The acting Federal Treasurer has made a determination under Australia's national access regime to not declare access to the Newcastle shipping channel. The decision is a reminder of the limits of the national access regime in challenging the pricing of infrastructure owners. Partner John Hedge and Lawyer Jessica Rusten consider the implications for the future application of the national access regime to other infrastructure facilities in light of this decision.
How does it affect you?
- For coal producers using the Port of Newcastle, it is apparent that the national access regime is unlikely to provide an avenue for challenging the pricing for use of the shipping channel services in the foreseeable future.
- The decision will provide greater comfort regarding the risks of future regulation of infrastructure monopoly assets to:
- governments seeking to privatise natural monopoly infrastructure assets in the absence of regulation;
- bidders for those assets; and
- other owners or developers of unregulated monopoly infrastructure.
- Both of these outcomes could be reversed subject to a successful appeal to the Australian Competition Tribunal or future legislative changes amending the access regime.
The decision occurred in the context of the new owner of the facility, following privatisation, implementing price increases for use of the shipping channel. This triggered an attempt to seek declaration by a coal producer.
These proceedings were somewhat novel as they sought declaration principally to enliven the Australian Competition and Consumer Commission's powers to arbitrate access disputes (including in relation to price) regarding a declared service as a way to challenge the price increases. This differed from most previous declaration applications under the national access regime, where applicants were seeking to overcome refusals to provide access to a monopoly infrastructure asset.
An infrastructure service can only be declared under the national access regime if each of five mandatory declaration criteria are satisfied.1
For this decision, the key issue was whether 'criterion (a)', that 'access (or increased access) to the service would promote a material increase in competition in at least one market (whether or not in Australia), other than the market for the service', would be satisfied.
All other access criterion (specifically, the channel being uneconomic to duplicate and of national significance, the service not already being subject to a certified effective access regime, and access to the service not being contrary to the public interest)2 were found to be satisfied by both the acting Treasurer and the National Competition Council (the NCC).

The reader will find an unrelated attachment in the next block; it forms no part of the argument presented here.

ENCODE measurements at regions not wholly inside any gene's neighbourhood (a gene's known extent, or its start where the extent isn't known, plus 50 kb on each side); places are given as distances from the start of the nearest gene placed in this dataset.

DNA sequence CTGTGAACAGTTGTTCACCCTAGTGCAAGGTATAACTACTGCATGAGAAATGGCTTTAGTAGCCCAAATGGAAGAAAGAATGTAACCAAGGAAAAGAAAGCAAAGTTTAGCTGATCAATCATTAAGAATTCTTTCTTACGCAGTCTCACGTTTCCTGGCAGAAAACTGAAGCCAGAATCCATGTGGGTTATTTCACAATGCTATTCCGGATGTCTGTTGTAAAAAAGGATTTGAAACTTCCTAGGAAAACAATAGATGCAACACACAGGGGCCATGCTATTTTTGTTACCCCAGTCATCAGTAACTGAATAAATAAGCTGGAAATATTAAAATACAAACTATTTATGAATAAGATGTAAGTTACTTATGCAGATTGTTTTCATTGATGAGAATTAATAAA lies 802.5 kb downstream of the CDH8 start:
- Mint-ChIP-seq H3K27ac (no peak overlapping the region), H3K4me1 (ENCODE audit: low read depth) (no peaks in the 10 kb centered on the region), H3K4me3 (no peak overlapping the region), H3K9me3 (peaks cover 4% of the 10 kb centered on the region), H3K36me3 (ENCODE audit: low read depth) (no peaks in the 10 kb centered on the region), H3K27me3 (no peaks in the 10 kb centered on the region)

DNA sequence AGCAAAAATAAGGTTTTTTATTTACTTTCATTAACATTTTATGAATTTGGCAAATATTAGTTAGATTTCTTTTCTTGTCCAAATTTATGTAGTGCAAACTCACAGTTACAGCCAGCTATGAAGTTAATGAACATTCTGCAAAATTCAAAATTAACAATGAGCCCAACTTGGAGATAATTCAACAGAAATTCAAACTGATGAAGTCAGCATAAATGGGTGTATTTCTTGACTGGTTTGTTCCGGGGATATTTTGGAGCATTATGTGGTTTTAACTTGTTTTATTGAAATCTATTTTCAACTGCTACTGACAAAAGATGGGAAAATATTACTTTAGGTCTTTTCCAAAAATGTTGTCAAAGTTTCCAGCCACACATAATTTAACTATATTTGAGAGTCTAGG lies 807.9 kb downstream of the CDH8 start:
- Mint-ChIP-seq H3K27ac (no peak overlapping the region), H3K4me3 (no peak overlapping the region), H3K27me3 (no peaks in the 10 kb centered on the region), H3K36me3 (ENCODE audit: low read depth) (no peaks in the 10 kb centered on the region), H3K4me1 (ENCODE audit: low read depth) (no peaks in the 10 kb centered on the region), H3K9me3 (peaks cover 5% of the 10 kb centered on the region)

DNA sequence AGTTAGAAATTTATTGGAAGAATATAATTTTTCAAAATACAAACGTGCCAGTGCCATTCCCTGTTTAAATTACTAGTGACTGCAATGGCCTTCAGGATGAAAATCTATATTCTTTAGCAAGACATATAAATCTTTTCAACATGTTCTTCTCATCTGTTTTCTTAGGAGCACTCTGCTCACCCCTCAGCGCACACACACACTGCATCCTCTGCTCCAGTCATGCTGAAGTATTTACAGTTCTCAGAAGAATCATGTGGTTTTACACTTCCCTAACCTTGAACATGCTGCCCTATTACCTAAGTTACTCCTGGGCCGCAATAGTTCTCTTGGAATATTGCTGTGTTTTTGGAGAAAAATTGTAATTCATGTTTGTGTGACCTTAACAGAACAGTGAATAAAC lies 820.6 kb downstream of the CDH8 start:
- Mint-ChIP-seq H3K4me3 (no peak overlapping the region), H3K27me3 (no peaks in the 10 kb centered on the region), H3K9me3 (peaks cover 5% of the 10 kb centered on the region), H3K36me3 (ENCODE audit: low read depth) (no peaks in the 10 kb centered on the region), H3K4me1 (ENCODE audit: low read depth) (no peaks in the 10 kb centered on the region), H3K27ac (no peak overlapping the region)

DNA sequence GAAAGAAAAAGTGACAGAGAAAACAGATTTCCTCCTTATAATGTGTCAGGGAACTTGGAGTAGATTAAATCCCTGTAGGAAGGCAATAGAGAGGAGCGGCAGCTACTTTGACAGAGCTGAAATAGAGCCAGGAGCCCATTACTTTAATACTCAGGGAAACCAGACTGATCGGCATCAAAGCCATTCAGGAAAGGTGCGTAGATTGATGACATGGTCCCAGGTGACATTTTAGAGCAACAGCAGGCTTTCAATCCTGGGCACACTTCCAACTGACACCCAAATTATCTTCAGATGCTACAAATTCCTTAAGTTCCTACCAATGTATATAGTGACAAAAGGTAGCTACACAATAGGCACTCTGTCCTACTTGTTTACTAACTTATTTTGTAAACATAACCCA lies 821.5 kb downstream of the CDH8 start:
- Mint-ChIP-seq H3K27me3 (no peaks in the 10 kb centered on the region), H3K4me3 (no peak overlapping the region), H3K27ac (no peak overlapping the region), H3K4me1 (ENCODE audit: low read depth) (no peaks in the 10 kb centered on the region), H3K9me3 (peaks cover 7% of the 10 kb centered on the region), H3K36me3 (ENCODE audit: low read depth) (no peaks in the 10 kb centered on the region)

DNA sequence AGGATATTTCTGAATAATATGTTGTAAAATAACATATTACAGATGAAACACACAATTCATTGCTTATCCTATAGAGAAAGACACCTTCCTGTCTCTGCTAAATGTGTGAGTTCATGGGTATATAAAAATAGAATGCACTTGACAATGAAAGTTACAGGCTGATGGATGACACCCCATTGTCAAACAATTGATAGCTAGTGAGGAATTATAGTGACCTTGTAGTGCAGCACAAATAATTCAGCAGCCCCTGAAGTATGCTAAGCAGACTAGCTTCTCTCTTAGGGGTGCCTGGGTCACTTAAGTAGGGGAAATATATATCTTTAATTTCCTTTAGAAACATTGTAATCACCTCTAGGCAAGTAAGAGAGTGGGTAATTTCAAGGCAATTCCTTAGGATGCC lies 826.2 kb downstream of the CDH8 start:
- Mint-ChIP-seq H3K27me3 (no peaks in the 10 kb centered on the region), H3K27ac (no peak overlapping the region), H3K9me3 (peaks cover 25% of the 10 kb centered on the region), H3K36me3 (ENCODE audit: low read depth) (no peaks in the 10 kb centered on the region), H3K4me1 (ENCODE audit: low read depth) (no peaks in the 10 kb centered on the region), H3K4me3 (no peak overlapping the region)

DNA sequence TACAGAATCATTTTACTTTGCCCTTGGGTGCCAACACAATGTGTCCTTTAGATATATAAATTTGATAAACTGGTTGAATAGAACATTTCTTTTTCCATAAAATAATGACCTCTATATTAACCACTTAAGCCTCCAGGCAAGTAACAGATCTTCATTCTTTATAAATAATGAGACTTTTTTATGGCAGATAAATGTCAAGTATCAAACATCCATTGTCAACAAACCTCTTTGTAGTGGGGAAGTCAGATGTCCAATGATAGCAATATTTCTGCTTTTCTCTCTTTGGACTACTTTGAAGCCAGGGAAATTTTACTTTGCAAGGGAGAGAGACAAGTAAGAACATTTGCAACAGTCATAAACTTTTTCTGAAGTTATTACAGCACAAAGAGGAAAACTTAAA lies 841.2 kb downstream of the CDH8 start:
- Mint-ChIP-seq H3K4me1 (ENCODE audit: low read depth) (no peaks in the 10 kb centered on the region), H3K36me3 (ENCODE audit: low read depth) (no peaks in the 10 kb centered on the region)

The acting Treasurer (consistent with the NCC's recommendation) was not satisfied that any anticipated improvement in access (resulting from 'reasonable prices' subsequent to declaration) would produce a material increase in competition in at least one other market (compared to the likely state of the market without declaration). That conclusion was principally based on the cost of the services representing only a small component of the overall cost of production and sales price for coal. As such, even substantial increases in charges were not considered to have material consequences on decisions that would impact on competition in any affected market (such as whether to close or develop a coal mine).
Each of the related markets were found to be workably competitive. While evidence was provided in respect of the alleged material impact that the increased charges would have on the financing of coal projects in the Hunter Valley, the acting Treasurer and the NCC rejected that there was a separate market for the financing of coal projects in the Hunter Valley (as distinct from broader Australian or international financing markets).
The key lesson is that the national access regime is designed to overcome bottlenecks or foreclosure strategies made possible by monopoly infrastructure, not provide an avenue for price regulation of all monopoly infrastructure. Consequently, it will not always provide a solution for alleged excessive or monopoly pricing.
The recommendation of the NCC (which is entirely consistent with the decision made by the acting Treasurer) made it clear that Part IIIA of the Competition and Consumer Act 2010 (Cth) will not assist in circumstances where price increases in one market merely transfer income or value from one party in a supply chain to another without materially impacting competition in another market.
Theoretically, there will always be a point at which price increases for an infrastructure service would reach a magnitude where they would be sufficiently material to impact on competition in upstream or downstream markets – but that will be difficult to establish in advance of that point actually being reached.
it is worth noting that the Federal Government's response to the recommendations of the Productivity Commission would not alter the outcome of this decision, as although a particular interpretation of criterion (a) was recommended, that interpretation is consistent with that applied by the acting Treasurer and the NCC.3
Of course, the decision will not make all monopoly infrastructure immune from future access regulation as:
- criterion (a) in the national access regime is more likely to be satisfied where there is vertical integration involved (so there is likely to be a clearer impact on an upstream or downstream market); and
- access regulation can also be implemented by state and territory legislation, or conditions of contracts or approvals with government, which do not necessarily require meeting equivalent criteria.
- Section 44H(4) Competition and Consumer Act 2010 (Cth).
- Section 44H(4)(b), (c), (e) and (f) Competition and Consumer Act 2010 (Cth).
- Government Response to the Productivity Commission and Competition Policy Review Recommendations on the National Access Regime (2015).